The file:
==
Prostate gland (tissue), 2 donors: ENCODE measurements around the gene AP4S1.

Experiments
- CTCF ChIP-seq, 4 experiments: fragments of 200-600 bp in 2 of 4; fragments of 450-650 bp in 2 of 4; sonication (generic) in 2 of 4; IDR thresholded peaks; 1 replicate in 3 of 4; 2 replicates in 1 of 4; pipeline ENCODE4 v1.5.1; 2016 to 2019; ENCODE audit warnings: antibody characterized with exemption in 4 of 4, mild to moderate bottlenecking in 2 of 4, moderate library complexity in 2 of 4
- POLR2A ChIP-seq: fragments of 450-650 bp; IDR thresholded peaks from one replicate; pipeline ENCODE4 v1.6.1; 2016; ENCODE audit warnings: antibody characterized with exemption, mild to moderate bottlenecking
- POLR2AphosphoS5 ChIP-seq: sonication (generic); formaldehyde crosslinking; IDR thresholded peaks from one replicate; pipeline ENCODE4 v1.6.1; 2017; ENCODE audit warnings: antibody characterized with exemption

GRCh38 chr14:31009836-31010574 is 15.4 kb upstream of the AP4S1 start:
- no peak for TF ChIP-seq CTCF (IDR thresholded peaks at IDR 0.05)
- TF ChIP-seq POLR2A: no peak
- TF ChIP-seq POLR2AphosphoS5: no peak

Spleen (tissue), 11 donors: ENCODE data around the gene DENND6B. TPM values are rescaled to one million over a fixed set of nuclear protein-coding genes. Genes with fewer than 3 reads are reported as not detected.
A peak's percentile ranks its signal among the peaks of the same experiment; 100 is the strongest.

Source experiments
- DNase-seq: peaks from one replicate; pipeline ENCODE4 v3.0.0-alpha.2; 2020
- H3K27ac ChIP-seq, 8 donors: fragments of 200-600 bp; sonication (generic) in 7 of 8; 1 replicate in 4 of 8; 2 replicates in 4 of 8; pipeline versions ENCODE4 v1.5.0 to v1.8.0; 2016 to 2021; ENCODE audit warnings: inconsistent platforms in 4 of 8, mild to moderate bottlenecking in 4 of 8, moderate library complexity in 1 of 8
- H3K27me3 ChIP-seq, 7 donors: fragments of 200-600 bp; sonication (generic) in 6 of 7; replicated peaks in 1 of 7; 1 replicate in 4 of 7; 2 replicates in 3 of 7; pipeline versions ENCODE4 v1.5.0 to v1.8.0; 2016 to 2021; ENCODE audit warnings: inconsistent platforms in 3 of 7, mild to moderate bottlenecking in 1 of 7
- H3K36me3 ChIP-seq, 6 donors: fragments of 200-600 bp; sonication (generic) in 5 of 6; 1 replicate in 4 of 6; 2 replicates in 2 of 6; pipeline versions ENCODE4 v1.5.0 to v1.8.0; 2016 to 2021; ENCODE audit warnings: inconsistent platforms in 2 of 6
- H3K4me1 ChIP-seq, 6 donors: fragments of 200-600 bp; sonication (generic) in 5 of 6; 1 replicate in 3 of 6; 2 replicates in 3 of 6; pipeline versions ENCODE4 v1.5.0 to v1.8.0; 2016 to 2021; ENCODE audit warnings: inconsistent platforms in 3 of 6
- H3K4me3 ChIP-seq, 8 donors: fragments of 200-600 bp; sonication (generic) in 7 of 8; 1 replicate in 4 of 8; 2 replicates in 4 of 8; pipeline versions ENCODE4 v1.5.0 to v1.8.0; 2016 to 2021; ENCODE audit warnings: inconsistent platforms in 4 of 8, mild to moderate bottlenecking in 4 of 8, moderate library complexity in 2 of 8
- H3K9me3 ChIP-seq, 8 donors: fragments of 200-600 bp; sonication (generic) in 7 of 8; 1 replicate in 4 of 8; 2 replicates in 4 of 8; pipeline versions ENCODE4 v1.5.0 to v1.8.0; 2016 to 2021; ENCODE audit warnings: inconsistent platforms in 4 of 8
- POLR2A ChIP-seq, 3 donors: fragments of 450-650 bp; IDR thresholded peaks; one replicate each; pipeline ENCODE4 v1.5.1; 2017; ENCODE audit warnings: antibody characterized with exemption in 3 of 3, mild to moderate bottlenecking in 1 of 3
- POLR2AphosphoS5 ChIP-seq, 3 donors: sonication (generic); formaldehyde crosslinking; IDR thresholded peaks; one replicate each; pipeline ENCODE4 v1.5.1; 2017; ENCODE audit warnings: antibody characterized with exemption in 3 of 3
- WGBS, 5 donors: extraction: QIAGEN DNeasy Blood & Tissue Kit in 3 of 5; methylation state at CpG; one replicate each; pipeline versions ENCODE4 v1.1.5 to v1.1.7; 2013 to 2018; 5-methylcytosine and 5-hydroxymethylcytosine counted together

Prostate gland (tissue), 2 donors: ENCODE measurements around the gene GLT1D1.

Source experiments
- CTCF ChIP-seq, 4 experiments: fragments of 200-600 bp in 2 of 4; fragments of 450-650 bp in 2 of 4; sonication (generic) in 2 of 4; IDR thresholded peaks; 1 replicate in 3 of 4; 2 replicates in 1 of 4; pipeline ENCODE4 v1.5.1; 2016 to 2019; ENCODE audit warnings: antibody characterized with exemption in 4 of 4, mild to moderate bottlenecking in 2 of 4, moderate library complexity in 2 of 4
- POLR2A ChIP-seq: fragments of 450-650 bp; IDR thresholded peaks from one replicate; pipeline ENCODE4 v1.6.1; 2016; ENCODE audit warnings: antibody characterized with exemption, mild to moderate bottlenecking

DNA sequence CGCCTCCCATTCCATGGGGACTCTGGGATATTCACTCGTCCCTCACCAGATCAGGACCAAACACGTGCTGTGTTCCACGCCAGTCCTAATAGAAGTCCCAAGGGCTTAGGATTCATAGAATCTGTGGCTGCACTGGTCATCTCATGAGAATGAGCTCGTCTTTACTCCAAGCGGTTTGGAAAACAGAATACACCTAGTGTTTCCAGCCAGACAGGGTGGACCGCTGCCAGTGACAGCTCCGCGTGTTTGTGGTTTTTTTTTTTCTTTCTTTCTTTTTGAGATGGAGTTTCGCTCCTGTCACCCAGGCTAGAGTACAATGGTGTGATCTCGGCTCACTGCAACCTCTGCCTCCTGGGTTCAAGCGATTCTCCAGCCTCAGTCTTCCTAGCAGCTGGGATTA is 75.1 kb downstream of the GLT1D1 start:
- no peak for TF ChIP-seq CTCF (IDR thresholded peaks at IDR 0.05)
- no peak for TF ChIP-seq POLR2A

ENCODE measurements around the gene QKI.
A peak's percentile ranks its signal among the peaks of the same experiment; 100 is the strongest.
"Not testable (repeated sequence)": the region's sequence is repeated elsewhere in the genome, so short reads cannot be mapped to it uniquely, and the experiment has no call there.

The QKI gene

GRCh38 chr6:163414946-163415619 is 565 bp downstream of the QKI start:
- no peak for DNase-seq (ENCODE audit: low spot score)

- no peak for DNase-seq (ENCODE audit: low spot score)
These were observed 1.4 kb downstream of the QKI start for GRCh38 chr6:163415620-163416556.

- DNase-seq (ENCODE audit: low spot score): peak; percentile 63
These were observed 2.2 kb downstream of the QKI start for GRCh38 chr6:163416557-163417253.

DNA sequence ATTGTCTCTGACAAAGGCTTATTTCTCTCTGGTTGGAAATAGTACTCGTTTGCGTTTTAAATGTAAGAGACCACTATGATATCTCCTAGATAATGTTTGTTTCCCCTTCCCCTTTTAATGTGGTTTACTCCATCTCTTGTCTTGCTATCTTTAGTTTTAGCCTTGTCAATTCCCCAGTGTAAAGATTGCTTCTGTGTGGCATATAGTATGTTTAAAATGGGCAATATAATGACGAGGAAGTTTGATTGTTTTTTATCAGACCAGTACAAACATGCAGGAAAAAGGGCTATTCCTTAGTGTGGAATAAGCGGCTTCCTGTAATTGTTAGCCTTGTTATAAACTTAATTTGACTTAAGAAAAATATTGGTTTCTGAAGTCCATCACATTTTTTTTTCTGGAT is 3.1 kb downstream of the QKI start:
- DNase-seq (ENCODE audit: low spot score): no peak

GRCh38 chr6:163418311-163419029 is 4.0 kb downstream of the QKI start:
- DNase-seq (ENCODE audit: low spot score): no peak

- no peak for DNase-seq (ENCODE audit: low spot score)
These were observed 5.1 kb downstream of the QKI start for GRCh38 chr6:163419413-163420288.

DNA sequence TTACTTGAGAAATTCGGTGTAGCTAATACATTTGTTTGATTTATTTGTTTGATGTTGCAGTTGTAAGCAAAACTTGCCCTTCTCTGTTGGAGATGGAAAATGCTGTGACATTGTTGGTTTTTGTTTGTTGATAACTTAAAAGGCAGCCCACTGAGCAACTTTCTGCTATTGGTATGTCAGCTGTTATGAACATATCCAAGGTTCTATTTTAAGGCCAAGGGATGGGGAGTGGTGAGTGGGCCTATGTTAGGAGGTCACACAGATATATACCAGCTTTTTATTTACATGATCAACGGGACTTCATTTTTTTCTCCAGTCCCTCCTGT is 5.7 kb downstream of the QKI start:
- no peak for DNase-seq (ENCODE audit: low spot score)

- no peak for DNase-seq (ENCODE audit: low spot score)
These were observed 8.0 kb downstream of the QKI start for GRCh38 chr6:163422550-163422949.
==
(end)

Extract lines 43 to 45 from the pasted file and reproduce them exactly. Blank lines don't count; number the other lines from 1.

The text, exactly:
- DNase-seq (ENCODE audit: low spot score): no peak

- no peak for DNase-seq (ENCODE audit: low spot score)
These were observed 5.1 kb downstream of the QKI start for GRCh38 chr6:163419413-163420288.